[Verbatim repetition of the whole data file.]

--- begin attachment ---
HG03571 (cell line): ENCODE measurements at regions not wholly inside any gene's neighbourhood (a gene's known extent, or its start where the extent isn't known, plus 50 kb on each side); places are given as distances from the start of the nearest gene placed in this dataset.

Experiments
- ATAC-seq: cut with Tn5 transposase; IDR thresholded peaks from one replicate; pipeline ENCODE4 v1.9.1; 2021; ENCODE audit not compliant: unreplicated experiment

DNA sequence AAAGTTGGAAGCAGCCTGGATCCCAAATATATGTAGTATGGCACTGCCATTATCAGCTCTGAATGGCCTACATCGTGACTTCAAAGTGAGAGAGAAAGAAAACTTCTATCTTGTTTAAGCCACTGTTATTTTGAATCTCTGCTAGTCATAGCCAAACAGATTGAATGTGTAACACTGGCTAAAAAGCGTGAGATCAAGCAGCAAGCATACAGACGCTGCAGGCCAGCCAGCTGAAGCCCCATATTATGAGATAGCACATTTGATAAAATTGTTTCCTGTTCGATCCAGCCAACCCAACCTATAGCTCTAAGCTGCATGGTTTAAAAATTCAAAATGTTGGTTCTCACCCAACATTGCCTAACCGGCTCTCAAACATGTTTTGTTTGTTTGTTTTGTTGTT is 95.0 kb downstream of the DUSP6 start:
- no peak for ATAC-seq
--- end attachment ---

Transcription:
HG03571 (cell line): ENCODE measurements at regions not wholly inside any gene's neighbourhood (a gene's known extent, or its start where the extent isn't known, plus 50 kb on each side); places are given as distances from the start of the nearest gene placed in this dataset.

Experiments
- ATAC-seq: cut with Tn5 transposase; IDR thresholded peaks from one replicate; pipeline ENCODE4 v1.9.1; 2021; ENCODE audit not compliant: unreplicated experiment

DNA sequence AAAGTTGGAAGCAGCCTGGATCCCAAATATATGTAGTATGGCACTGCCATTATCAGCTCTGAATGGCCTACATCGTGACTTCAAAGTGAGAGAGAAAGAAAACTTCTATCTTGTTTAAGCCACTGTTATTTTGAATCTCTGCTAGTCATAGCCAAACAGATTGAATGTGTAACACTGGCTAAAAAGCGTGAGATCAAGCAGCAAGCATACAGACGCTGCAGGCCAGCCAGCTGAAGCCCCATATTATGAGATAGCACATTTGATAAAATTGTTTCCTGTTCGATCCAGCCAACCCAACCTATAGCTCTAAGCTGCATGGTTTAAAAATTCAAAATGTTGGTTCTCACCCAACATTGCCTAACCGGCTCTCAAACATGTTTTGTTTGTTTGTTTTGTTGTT is 95.0 kb downstream of the DUSP6 start:
- no peak for ATAC-seq